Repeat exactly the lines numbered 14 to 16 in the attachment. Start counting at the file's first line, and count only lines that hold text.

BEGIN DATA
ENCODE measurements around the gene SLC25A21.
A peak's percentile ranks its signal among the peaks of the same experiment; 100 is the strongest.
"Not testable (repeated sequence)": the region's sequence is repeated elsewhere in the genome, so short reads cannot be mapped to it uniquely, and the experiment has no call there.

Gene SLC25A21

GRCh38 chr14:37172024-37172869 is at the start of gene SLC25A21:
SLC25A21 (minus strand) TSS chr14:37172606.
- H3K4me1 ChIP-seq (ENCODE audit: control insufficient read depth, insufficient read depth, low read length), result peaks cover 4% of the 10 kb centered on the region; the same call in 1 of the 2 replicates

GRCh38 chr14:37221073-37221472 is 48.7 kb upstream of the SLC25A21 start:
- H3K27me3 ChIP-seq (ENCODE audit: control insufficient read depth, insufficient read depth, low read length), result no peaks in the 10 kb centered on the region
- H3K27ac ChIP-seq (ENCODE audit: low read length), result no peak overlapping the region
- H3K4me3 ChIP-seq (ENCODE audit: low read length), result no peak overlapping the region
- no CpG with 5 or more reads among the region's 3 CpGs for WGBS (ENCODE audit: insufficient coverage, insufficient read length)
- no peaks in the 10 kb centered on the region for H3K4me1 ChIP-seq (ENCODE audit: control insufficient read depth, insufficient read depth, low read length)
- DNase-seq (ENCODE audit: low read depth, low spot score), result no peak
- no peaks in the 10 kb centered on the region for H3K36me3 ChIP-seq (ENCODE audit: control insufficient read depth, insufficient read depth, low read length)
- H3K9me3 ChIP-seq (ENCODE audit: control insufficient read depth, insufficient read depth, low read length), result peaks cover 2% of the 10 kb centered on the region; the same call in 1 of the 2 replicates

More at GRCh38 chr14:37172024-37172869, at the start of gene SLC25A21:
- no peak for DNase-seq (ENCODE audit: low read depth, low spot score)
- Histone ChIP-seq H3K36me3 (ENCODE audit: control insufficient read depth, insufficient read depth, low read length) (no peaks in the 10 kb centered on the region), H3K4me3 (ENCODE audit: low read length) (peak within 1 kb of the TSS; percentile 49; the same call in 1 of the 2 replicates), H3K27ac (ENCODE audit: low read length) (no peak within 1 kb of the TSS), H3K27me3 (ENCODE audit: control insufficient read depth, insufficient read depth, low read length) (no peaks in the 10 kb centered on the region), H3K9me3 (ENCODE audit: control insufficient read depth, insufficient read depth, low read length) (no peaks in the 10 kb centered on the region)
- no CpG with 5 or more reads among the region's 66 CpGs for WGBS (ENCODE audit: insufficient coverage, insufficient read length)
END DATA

- DNase-seq (ENCODE audit: low read depth, low spot score), result no peak
- no peaks in the 10 kb centered on the region for H3K36me3 ChIP-seq (ENCODE audit: control insufficient read depth, insufficient read depth, low read length)
- H3K9me3 ChIP-seq (ENCODE audit: control insufficient read depth, insufficient read depth, low read length), result peaks cover 2% of the 10 kb centered on the region; the same call in 1 of the 2 replicates